Pictured above are the University of Arizona's Library website's homepage, guides to research and study, and an online chat feature to talk directly to a library associate. 

Physical Catelog

The physical catalog within the library system is organized by its field of study. Data pertaining to mathematics and science is kept in the Science and Engineering library, whereas books surrounding art and photography can be found within the Fine Arts library. However, any student or patron can request a hold on any item and choose to pick it up at the Main library. Media within the physical catalog system include: encyclopedias and dictionaries, religious texts, academic research papers, maps, aerial photographs, and GIS geospatial data. The University of Arizona libraries has a total of 6,800,038 print volumes and 1,759,433 electronic books. This is not including the media within the Health Sciences location. 

Pictured above, a patron wearing an 'air pod' studying the library's journals, second photo includes a patron reviewing the library's maps found on the first floor

Special Collections

The University of Arizona Main library also houses a special collections department. This includes artifacts, transcripts, and even government documents. Below is a statement from the library,

"We offer access to rare and unique materials for scholars, researchers, and the public.”

The special collections department holds key artifacts from various communities around Tucson, such as the “Arizona Queer Archives”.

“The Arizona Queer Archives centers community participation in the building and collecting of LGBTQI histories throughout the state of Arizona and the US-Mexico borderlands. It collects manuscripts and organizational records, ephemera, oral histories and other records that tell the stories of what it means to be LGBTQI in the region.”

The archive has such findings as gay liberation papers, and Tucson commission on Gay, Lesbian, Bisexual, and Transgender issued collections. 

Pictured above, the Gay women's of Tucson meet up pamplet, an exhbit on French colloquium photo display in the Special collections



At the current time of writing, the staff directory within the University of Arizona Libraries displays a total of 180 people staffed, however this is a mere estimation as student workers or part time faculty are not accredited. 


Architecture of the Main Library:

The University of Arizona Main library was built by the architecture firm Friedman & Jobusch in 1972 and constructed by M.M. Sundt Construction Co. The building was inspired by Midcentury Modern design. Demion Clincoof, author of the historical website SOSBrutalism, describes the building in further detail below.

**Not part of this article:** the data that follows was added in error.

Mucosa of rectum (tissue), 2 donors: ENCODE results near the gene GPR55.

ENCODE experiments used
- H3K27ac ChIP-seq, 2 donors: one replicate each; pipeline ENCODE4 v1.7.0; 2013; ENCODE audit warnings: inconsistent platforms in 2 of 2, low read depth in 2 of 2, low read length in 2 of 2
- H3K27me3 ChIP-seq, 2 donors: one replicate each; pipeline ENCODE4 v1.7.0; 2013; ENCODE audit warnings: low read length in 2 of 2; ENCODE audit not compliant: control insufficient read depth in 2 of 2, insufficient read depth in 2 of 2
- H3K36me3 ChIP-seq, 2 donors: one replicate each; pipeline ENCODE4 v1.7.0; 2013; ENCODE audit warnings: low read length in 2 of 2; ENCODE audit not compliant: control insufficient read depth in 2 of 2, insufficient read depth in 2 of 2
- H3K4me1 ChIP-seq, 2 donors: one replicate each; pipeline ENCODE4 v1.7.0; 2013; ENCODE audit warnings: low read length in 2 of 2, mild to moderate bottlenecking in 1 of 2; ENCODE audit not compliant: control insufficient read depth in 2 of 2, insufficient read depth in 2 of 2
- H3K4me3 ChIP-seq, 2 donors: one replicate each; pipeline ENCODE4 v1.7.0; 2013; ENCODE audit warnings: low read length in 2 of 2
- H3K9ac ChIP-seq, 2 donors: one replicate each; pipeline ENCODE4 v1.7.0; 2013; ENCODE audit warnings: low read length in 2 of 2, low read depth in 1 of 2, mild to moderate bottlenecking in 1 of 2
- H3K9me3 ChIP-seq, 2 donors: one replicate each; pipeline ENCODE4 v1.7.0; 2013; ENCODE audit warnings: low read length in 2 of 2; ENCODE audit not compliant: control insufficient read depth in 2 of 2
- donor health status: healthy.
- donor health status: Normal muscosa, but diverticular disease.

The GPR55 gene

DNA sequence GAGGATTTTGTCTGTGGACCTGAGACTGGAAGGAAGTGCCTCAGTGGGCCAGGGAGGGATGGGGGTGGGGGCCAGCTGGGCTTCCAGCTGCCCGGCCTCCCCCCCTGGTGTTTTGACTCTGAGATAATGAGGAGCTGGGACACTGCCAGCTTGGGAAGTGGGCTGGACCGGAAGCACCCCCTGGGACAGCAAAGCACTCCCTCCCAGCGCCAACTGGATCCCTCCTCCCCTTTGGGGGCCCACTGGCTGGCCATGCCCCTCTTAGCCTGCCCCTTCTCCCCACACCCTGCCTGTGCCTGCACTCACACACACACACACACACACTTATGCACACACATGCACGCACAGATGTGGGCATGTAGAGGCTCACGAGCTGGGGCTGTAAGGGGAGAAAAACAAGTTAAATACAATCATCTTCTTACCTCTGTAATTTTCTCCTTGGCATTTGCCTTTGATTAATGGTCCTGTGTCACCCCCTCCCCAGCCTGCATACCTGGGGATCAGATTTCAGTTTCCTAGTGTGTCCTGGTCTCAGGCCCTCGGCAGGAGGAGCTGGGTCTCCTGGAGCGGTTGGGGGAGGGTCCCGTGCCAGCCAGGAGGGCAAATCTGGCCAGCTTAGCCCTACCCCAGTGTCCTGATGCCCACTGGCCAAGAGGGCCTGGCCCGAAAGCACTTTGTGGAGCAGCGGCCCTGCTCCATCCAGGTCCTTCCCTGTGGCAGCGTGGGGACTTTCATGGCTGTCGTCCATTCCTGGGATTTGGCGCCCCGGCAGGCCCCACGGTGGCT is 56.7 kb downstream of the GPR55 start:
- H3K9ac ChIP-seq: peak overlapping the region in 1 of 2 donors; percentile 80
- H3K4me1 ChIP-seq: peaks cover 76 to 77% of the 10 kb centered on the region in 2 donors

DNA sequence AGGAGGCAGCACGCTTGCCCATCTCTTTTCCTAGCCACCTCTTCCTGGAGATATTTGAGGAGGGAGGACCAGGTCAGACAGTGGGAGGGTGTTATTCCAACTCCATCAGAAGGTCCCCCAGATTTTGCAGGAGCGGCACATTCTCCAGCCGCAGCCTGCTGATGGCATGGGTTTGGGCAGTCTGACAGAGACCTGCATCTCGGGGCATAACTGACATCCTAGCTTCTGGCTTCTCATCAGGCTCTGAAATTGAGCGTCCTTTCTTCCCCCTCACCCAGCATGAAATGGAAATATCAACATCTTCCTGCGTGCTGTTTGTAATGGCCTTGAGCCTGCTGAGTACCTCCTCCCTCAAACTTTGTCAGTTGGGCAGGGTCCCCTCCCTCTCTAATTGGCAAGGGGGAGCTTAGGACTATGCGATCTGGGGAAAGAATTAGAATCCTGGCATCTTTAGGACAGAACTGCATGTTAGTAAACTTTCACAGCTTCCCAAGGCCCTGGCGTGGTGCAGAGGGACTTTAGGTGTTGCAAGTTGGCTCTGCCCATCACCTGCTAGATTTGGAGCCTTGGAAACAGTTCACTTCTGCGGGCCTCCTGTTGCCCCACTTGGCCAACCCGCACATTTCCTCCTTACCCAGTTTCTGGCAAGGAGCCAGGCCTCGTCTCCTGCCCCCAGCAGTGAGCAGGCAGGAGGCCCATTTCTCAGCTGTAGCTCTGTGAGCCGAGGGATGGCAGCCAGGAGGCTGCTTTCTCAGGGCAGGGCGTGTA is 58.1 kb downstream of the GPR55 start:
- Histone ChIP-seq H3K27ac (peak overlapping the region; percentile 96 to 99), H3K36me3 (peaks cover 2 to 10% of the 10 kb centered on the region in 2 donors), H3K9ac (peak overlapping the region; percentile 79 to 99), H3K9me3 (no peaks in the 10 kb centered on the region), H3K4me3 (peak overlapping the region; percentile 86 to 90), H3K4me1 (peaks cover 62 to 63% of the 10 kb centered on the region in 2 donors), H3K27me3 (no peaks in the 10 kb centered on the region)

“The use of precast exposed aggregate concrete and poured-in-place concrete created allowed for an exposed structural system.  The building includes a concrete coffered ceiling.  The University of Arizona Library marked the end of Tucson’s monumental civic brutalist buildings.” 

  • The main library has a total of five floors. The first floor houses it’s chinese and japanese collections, maps, desktop computers, group study rooms, printing kiosks and 3D printers. 
  • The second floor has Ask Us desks, Hold shelf and interlibrary loan, Books that Matter (Browsing collection), Lost and found, CATalyst Studios, Self checkout machines, printing kiosks, and a Scholars' Corner.
  • The third floor has Administrative offices, Printing  kiosks, Children's literature, Current journals (A-HF 1399), Microfilm, Newspapers, Quiet study rooms, Reference collections, and Student lockers.
  • The fourth and fifth floors are considered quiet study floors. Patrons are expected to keep talking to below volumes lower than average and cellphones silenced. They also hold current journals (HF 1400-PQ), (PR-ZA), Office of Digital Innovation & Stewardship, UA Press, User Experience, and Assessment & Analytics. 

The fifth floor also holds a dining area for its staff which is separated via keycoded doors. The eating area has a fridge, sink, coffee machine, and balcony. 

Pictured above, The University of Arizona Main Library photographed from various angles


University of Arizona Libraries, © 2023 Arizona Board of Regents for the University of Arizona, accessed 04/08/2023,

SOS Brutalism, Demion Clinco, Tucson Historic Preservation Foundation, accessed 04/09/2023,